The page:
2. Engage in head cannon to make it all work. For me it was Luke. I like the idea of grumpy world weary and bitter Luke. But why is he that way? What happened to him to make him this way? How did he get from the Luke of The Return of the Jedi to this Luke, one who is essentially repeating the Sith's version of what happened to the Jedi (Luke saying the Jedi's hubris and what not is repeated in one of the Charles Soule Vader comics, almost word for word, by Palpatine). The motivator we are given in the film is flimsy at best. Seriously? He decides to give up on everything because HE decided to murder his nephew, only to change his mind almost instantly??? That's the reason???
    3. It's like they don't understand the OT and really don't know how to write a decent film. Did Rian Johnson and JJ Abrams actually watch the OT??? Han has a character arc. So does Luke. But now they are reset? Han grew to become someone capable of loving and making a marriage, and yet we find out that no, he really didn't. Luke grew from a farm boy who just wanted to "see the Galaxy" into a leader, someone who saw the good in Vader and figured out how to get the force back into balance. Only now we learn no, the Force wasn't really in balance. Instead it was asleep. SERIOUSLY?????

    I haven't even mentioned the lack of interest in following the in-universe rules, the ridiculous character known as Admiral Holdo (why in the hell does she look like a refugee from the Hunger games???) or any of the other problems with this film.

    Heck, I started rereading the novelization for TFA last night, and I remember reading something early on and thinking "Hey, there's a thread for RJ to build on..." Of course, instead he subverted my expectations and built on none of it. If TFA was supposed to be a reboot it failed in that there is no forward momentum. We are back where we were in the OT... then we get RJs brilliant film which servers to simply reboot the reboot. Ridiculous.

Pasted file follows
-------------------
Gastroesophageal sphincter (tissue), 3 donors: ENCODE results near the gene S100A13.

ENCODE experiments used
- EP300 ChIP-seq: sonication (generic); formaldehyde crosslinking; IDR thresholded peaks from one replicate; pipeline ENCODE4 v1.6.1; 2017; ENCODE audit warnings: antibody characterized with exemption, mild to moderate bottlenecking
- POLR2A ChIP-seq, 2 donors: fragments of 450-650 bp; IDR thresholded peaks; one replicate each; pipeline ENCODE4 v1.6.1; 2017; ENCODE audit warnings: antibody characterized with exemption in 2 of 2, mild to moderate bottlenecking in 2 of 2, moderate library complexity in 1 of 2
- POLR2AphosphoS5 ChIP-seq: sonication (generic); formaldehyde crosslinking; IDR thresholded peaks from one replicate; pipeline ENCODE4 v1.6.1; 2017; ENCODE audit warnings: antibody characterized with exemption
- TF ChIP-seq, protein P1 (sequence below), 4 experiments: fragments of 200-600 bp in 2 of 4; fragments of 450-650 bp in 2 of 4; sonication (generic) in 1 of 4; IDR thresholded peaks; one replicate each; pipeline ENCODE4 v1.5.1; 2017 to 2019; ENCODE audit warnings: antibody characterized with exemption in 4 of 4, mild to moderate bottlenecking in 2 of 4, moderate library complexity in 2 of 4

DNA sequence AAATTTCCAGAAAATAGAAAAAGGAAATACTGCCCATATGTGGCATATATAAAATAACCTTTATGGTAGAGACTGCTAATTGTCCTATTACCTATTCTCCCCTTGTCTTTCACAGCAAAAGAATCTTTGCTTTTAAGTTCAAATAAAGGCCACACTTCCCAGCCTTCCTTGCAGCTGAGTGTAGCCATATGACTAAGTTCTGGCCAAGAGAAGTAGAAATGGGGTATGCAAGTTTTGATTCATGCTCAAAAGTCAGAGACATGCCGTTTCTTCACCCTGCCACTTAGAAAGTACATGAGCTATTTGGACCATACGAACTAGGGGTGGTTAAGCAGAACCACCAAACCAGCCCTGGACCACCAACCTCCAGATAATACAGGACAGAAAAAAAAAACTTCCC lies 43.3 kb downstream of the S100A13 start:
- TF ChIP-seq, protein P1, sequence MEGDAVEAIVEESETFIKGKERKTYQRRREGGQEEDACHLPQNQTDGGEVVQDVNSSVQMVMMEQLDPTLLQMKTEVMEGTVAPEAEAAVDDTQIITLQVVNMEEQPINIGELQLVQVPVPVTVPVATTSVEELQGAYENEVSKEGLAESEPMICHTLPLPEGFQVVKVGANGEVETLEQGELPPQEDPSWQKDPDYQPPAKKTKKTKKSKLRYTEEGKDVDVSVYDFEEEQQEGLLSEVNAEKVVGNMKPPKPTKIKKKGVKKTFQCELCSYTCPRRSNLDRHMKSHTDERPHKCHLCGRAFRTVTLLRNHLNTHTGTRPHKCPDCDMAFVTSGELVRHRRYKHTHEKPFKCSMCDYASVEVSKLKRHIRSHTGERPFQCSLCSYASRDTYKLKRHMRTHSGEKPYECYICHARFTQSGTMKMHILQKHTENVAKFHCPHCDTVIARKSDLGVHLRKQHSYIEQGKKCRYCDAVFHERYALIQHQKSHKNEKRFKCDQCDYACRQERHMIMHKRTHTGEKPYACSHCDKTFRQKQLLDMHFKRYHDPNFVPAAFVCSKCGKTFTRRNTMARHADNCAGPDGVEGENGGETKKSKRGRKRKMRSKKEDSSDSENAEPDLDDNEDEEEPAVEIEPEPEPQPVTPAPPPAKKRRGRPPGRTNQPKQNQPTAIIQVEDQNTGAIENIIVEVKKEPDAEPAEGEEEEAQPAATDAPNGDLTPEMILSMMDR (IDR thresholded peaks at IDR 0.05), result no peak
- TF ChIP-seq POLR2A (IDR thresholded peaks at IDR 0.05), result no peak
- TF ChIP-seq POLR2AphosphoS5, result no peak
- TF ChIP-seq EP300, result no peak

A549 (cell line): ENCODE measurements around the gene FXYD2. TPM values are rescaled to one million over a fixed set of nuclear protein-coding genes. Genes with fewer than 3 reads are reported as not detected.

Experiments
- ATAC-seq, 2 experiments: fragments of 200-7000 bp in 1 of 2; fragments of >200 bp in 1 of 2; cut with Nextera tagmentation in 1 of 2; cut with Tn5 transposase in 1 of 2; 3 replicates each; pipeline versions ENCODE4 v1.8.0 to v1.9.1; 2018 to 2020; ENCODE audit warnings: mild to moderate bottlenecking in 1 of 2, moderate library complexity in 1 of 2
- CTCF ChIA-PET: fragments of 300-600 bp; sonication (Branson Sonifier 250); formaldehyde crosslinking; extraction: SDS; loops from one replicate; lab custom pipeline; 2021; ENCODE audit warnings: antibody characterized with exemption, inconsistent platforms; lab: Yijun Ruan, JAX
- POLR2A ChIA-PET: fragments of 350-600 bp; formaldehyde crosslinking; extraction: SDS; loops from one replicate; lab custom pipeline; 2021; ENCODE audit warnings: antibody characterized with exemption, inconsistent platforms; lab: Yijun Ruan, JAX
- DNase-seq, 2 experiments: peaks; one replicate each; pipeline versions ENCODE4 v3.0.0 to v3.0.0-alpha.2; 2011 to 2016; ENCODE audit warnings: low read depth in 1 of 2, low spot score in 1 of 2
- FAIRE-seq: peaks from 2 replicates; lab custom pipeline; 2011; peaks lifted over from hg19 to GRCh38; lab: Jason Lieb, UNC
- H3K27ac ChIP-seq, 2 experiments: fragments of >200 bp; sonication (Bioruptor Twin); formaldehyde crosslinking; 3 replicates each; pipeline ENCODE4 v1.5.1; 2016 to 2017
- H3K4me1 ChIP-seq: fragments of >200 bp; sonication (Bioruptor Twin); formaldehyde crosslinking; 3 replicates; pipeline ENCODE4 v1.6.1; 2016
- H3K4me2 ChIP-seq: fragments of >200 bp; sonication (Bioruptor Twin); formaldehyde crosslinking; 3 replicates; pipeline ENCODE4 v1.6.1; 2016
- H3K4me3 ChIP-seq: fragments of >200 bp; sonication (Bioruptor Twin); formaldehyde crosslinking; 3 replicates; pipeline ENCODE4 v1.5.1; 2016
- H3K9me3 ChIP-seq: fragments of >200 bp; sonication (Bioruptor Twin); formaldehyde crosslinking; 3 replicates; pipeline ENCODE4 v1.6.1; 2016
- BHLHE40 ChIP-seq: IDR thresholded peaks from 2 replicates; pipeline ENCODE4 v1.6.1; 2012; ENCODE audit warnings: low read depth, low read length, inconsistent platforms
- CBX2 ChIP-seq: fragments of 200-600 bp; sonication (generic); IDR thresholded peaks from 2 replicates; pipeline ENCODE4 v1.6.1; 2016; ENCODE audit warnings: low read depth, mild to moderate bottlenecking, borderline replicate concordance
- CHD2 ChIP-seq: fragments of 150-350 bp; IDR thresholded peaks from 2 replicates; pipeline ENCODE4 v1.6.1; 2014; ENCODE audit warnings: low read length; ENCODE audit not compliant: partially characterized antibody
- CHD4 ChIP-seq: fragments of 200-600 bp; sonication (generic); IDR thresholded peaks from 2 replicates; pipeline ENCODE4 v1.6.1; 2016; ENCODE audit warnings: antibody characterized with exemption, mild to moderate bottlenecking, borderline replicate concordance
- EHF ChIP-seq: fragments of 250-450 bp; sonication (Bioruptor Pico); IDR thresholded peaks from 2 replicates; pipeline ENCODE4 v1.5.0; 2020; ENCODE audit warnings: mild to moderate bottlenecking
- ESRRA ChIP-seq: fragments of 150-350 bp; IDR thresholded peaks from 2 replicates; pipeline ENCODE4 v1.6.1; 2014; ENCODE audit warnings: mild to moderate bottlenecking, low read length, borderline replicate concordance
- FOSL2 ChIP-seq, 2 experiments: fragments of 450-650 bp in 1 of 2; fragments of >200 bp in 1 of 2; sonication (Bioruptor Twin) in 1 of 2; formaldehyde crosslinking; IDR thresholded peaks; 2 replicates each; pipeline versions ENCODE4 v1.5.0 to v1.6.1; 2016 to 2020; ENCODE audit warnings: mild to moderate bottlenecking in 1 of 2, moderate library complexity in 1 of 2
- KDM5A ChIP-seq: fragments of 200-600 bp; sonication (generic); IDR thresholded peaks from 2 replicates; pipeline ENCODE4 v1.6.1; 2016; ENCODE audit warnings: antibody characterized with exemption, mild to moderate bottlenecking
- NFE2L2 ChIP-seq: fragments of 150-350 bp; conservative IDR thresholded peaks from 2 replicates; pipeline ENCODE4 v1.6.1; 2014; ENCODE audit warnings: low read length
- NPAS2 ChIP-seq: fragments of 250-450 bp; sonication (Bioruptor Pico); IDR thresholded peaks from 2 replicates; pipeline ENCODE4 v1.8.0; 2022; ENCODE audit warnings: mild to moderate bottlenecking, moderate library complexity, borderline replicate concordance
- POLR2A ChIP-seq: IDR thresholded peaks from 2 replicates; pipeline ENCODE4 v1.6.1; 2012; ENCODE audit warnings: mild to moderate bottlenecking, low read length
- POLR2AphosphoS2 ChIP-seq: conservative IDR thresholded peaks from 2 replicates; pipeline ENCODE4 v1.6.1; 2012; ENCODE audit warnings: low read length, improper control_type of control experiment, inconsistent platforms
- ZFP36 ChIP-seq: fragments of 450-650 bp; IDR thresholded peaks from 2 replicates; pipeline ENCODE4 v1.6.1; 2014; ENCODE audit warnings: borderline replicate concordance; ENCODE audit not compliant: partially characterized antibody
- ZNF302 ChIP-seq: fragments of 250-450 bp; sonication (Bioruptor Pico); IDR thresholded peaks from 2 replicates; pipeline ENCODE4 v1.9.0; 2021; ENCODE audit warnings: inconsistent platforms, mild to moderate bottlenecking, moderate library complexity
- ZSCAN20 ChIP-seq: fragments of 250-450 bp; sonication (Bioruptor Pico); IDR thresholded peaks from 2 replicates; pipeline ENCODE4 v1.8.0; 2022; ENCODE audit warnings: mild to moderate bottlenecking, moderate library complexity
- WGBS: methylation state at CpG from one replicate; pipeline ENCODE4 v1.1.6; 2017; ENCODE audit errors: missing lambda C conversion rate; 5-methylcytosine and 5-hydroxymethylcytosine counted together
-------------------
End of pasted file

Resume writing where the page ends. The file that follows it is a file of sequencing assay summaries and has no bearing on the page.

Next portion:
I'll see IX, but I won't be seeing it opening weekend and I won't be viewing it more than once, unless JJ pulls the proverbial rabbit out of his hat. IX will have to go full on Lord of the Rings in order to fix all of this crap. God help us. Disney has truly screwed the pooch on the ST.
     
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  12. p03

    p03 Force Sensitive

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    You know I keep reading the rumours for IX, a few in particular that have popped up in the past forty eight hours or so. Folks of certain persuasion keep harping on about how it sounds like IX may regress certain characters. I am laughing little apple's because TLJ regressed everyone. The irony of it all is just hilarious. I hated how TLJ just tried to do a u turn off TFA. After TLJ, TFA was made into a farce. TLJ regressed the characters so much it was beyond a joke.
     
  13. Darth_Nobunaga

    Darth_Nobunaga Rebel Official

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    Thanks! Happy that people take the time to read the stuff I post, it makes the length and effort I put into them worth it--and it helps that I can never write enough essay-length rants about how much I despise the writing decisions in this trilogy. I just hope you and everyone else drink coffee or something when reading these...they must take forever to get through :p

    I would do YouTube, but I have neither the editing skills nor the microphone for that kind of thing. I think blogging sounds like an enticing idea, though.

    I had a lot of friends who were in the denial phase about TFA when it came out, and they seemed desperate to make me enjoy the film and characters as much as they did (which was probably some kind of self-conscious Stockholm syndrome that formed from their desire to justify their enjoyment of the film). They would go on for hours about how the new characters were so much better than the OT Cast, or the characters from "those yucky Prequels", and yet whenever I would press them to describe traits about the characters instead of listing actions of the characters, they could never cite anything. Watching them try to describe Rey was like watching a 6-year-old fumble on the chalkboard with a math problem he doesn't know the answer to...but they'd wave it away and always resorted to: "Whatever, man. You're just not giving her a chance...it's too early. They'll definitely flesh out her character in Episode 8." Well, three years later, and they all have admitted in embarrassment that they were doing what I was unwilling to do: to let this carrot-on-a-stick approach to writing characters and promising development in sequel after sequel, when the characters weren't even written properly in the first place.